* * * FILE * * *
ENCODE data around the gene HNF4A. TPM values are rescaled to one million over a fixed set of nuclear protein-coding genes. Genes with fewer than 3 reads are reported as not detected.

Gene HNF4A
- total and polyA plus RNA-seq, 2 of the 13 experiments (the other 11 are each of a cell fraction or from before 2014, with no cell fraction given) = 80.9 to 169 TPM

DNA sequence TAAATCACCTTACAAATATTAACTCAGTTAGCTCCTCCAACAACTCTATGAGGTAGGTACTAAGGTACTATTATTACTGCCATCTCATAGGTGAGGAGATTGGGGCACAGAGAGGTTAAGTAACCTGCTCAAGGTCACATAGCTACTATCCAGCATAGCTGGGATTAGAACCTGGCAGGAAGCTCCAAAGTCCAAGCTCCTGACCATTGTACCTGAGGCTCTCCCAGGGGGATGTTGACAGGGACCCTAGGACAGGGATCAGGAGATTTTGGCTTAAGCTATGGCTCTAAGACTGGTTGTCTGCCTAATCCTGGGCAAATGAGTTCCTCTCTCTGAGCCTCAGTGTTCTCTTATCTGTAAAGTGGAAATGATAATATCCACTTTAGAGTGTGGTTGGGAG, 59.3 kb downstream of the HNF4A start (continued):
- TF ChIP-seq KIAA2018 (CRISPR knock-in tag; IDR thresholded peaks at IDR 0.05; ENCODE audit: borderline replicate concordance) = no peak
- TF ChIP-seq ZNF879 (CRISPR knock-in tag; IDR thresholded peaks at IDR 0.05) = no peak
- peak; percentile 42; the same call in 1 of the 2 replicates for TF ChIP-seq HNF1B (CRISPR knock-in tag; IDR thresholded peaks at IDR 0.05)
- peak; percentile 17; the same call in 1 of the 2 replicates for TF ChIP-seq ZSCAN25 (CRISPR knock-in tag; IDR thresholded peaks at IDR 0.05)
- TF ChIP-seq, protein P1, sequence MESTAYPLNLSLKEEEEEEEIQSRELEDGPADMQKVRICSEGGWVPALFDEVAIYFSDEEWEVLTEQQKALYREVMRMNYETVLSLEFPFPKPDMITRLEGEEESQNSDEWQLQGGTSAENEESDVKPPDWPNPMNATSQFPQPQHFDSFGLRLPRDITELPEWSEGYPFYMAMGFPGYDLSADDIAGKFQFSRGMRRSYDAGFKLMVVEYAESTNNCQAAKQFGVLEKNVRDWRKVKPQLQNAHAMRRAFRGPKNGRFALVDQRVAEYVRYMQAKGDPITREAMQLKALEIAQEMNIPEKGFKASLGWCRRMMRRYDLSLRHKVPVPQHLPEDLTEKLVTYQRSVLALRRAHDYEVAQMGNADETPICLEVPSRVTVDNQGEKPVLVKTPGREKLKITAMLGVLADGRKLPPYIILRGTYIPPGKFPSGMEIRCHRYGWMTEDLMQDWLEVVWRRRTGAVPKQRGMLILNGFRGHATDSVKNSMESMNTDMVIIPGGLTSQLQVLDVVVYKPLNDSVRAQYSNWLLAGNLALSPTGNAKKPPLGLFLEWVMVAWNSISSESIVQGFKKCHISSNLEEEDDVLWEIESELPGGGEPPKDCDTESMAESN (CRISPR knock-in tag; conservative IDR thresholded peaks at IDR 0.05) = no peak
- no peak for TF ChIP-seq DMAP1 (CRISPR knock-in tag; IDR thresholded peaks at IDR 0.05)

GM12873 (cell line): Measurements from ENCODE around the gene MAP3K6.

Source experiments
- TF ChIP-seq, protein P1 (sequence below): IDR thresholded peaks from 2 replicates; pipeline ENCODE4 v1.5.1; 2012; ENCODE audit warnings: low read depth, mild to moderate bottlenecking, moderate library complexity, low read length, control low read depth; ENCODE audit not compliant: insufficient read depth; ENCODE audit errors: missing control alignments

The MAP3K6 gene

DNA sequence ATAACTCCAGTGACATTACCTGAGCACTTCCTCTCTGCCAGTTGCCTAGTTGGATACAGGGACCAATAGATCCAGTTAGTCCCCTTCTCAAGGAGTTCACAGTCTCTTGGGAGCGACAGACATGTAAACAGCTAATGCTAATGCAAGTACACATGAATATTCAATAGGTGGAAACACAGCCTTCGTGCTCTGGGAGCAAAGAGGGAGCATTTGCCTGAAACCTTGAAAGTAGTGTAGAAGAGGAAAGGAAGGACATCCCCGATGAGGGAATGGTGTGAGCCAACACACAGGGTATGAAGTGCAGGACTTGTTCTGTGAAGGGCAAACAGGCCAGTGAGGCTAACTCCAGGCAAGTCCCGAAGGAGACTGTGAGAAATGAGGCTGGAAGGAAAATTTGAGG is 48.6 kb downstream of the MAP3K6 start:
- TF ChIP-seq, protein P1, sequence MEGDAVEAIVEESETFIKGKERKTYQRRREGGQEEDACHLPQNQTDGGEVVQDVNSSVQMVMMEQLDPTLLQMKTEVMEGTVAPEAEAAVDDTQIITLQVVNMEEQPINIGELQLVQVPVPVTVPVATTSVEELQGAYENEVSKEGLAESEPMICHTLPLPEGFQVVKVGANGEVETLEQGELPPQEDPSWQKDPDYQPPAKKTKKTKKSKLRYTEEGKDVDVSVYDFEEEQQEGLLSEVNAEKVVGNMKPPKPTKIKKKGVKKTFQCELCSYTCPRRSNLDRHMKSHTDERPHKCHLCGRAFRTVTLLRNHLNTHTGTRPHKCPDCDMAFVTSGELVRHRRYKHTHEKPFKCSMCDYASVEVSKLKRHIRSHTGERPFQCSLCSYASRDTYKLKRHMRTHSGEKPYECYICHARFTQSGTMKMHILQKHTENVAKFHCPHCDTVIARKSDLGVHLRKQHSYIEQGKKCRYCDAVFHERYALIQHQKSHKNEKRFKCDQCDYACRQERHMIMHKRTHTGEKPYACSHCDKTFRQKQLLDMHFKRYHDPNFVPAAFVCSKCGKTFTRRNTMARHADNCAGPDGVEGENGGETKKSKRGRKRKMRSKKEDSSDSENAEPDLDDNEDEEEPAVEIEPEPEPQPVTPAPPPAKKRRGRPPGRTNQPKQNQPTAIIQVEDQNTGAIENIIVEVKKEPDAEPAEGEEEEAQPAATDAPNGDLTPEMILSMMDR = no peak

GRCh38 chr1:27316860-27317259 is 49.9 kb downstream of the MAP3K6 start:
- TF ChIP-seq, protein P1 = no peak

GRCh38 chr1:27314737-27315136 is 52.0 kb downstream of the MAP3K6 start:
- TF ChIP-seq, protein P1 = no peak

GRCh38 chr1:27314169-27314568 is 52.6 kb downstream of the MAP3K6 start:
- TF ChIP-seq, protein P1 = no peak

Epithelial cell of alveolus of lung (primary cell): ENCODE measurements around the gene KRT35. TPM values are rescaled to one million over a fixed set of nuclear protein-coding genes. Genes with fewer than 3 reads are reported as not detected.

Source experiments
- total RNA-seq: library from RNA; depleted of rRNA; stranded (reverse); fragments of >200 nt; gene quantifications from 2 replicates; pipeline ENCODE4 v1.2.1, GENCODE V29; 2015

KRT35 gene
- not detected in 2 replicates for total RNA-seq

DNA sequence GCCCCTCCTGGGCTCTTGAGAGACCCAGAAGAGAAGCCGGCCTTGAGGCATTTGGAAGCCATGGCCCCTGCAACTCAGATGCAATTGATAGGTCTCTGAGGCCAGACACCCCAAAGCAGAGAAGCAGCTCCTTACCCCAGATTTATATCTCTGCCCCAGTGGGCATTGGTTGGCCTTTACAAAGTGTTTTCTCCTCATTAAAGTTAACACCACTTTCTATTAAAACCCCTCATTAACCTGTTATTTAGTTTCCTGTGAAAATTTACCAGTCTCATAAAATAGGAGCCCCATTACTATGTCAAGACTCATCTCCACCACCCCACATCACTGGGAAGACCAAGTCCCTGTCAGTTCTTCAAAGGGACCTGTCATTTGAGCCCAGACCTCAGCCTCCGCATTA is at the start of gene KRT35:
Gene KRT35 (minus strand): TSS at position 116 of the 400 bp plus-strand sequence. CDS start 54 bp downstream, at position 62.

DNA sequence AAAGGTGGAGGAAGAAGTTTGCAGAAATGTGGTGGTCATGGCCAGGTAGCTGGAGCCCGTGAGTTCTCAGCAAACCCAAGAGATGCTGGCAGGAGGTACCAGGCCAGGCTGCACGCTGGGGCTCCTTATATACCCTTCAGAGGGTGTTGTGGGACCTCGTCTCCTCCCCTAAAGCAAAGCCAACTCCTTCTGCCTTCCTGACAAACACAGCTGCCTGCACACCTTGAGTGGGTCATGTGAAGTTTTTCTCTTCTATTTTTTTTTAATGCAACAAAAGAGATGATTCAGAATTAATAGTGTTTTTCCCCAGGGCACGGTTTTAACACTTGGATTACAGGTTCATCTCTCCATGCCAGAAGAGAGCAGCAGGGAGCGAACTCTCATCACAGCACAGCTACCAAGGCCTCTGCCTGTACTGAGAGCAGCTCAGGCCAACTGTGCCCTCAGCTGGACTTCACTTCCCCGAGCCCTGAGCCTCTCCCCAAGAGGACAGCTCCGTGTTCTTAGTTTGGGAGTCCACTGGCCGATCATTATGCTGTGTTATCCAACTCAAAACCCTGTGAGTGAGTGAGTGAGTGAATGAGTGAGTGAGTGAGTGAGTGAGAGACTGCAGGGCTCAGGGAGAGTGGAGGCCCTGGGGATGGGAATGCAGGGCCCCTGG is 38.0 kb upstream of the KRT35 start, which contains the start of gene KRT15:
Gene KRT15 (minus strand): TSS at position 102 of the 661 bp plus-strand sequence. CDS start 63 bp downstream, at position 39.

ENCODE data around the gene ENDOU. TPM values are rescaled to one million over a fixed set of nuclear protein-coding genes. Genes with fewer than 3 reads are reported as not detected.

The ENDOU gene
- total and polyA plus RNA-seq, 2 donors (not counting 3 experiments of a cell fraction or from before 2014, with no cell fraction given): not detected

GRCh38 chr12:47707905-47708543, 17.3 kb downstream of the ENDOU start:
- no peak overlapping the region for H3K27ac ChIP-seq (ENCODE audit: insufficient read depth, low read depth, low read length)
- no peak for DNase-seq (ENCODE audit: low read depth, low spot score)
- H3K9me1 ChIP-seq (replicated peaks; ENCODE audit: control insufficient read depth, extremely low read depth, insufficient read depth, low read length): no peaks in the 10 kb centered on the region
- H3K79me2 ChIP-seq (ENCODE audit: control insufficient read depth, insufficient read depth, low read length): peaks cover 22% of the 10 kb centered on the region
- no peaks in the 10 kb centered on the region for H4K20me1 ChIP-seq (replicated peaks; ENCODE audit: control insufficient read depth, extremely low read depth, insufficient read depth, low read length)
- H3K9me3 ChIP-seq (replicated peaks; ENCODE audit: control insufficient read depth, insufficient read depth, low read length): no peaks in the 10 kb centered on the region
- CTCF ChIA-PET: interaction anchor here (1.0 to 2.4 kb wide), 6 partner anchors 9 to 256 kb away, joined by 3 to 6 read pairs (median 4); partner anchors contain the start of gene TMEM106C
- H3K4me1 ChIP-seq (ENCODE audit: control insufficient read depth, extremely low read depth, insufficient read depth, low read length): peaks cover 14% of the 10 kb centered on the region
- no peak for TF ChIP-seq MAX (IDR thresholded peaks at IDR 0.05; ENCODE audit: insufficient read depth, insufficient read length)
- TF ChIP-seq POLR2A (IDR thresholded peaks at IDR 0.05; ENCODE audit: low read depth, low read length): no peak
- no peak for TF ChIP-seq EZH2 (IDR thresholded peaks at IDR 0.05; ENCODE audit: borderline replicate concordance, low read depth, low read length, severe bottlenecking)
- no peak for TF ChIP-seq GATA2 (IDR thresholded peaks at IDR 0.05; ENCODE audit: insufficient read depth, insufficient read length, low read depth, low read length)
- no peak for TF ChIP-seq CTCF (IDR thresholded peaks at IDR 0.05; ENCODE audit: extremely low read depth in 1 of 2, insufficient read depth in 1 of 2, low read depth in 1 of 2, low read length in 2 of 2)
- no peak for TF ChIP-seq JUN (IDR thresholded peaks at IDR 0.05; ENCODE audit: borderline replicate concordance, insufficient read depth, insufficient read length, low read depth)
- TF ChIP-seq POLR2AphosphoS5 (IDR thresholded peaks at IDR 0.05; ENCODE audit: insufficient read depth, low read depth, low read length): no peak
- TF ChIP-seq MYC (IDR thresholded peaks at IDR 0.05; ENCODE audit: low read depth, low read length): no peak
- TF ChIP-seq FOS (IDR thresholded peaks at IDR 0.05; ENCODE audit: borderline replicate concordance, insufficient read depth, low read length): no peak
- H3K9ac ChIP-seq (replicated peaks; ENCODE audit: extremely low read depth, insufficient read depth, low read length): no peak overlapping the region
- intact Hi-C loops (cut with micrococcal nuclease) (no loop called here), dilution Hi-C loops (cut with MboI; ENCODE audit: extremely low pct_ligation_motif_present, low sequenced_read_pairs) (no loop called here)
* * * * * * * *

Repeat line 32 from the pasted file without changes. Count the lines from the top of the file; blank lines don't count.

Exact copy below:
ENCODE data around the gene ENDOU. TPM values are rescaled to one million over a fixed set of nuclear protein-coding genes. Genes with fewer than 3 reads are reported as not detected.